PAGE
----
Mic Wakeup: New Harvey Weinstein allegations, NFL anthem dust-up persists and Trump nicknames Corker

Mic Wakeup: New Harvey Weinstein allegations, NFL anthem dust-up persists and Trump nicknames Corker
A ‘New Yorker’ investigation published Thursday found that 13 women claimed Harry Weinstein had sexually harassed, assaulted or raped them. Tri Vo
A ‘New Yorker’ investigation published Thursday found that 13 women claimed Harry Weinstein had sexually harassed, assaulted or raped them. Tri Vo

Good morning. Here’s what you need to know heading into your Wednesday.

Weinstein accused of rape in harrowing report

Harvey Weinstein
Harvey Weinstein Richard Shotwell/AP

An explosive new report in the New Yorker on Tuesday chronicled decades of sexual assault on the part of Harvey Weinstein, the disgraced Hollywood mogul whose history of sexual misconduct was outlined in a New York Times exposé last week.

The Times’ initial piece, published Oct. 5, revealed allegations of sexual harassment by the powerful producer over the course of many years. But Tuesday’s New Yorker story went even further, with a number of actresses — including Italian actress and director Asia Argento — accusing him of forcible sexual assault.

The report also included a disturbing audio recording of Weinstein attempting to force model Ambra Battilana Gutierrez to enter a hotel room while he showered and admitting to groping her the previous day.

“I’m a famous guy,” he tells her in the recording.

This is big. Weinstein has been fired from his company, but the revelations have rippled through Hollywood and beyond. The Times and New Yorker reports have shed light on both Weinstein’s predatory behavior and an industry that looked the other way — or, perhaps, covered it up. Weinstein’s liberal activism has also forced a reaction from the political world, where Hillary Clinton, who received political donations from the Miramax cofounder, said she was “shocked and appalled” by the big-time Democratic donor’s history.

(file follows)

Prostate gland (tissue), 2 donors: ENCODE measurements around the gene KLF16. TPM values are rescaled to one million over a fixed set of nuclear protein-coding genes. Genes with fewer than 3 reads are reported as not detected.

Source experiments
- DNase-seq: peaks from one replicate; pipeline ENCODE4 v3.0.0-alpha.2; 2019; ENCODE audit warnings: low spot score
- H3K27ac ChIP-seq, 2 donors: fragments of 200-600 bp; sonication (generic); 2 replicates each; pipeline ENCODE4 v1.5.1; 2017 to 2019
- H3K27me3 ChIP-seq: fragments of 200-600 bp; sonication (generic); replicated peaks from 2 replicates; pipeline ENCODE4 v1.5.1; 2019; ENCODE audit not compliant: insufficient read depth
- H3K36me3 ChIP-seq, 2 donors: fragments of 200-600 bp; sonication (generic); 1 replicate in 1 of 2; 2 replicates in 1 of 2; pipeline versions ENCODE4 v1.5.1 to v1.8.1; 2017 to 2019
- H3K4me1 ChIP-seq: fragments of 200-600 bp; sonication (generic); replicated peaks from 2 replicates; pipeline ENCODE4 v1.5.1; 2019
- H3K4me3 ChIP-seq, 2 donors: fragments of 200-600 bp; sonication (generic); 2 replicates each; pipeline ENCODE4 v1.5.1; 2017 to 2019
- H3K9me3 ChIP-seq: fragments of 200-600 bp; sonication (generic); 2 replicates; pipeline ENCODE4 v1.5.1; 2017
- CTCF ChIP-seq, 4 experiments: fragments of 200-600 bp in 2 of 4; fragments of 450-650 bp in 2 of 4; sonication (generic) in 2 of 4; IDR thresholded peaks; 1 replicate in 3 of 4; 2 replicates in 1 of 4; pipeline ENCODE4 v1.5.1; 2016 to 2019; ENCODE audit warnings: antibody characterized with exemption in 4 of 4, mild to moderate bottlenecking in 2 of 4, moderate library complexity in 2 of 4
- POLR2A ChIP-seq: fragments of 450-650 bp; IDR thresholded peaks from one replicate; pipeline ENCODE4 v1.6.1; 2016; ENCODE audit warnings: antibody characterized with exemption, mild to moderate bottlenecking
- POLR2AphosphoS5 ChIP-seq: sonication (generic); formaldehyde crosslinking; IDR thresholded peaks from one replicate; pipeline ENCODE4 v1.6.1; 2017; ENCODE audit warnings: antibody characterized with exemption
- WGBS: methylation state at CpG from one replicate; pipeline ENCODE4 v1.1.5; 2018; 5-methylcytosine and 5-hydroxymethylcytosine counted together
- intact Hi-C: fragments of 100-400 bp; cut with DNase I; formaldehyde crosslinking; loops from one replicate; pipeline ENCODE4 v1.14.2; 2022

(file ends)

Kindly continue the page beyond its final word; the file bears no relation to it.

Goodell: NFL players should stand for the anthem

Roger Goodell
Roger Goodell Sean M. Haffey/Getty Images

NFL commissioner Roger Goodell implied Tuesday that he may require players to stand for the pregame national anthem — a move that would represent a win for President Donald Trump in the culture war he launched last month against athletes protesting racial injustice.

Telling team owners in a letter that the NFL believes “everyone should stand for the national anthem,” Goodell suggested the league could propose a rule in an upcoming meeting that would prohibit players from taking a knee during the anthem.

Why’s this important? The news comes as ESPN, another target of Trump’s criticism, suspended host Jemele Hill for her measured critique of Dallas Cowboys owner Jerry Jones, who — just weeks after kneeling with players before “The Star-Spangled Banner” in an empty gesture of “unity” — said he would bench any member of the Cowboys who does not stand for the anthem.

Taken together, all of this serves to suggest that the powers-that-be in the sports world are bending to Trump’s racially charged attacks on the “son of a bitch” athletes who choose to #TakeAKnee.

Trump continues feud with “Liddle Bob Corker”

Sen. Bob Corker
Sen. Bob Corker J. Scott Applewhite/AP

Outgoing Sen. Bob Corker has a fun new nickname, courtesy of Trump.

The president fed the ongoing feud in a Tuesday tweet, calling the Tennessee Republican “Liddle Bob Corker” and saying the New York Times made him look like a “fool” in a recent interview.

Corker told the paper over the weekend he was “concerned” about Trump’s reckless behavior in the White House, warning that he could be on his way to starting World War III.

So what? That Trump is in a feud is nothing new. He gets into these altercations frequently, with everyone from Rosie O’Donnell to his own close allies. Nevertheless, his back-and-forth with Corker, who tweeted over the weekend that the White House had become an “adult day care” center, has seemingly brought to light feelings many Republicans express in secret.

“I think more of my colleagues should speak up,” Rep. Charlie Dent (R-Pa.), who is also retiring from Congress, said over the weekend. “They say things privately that they don’t say publicly.”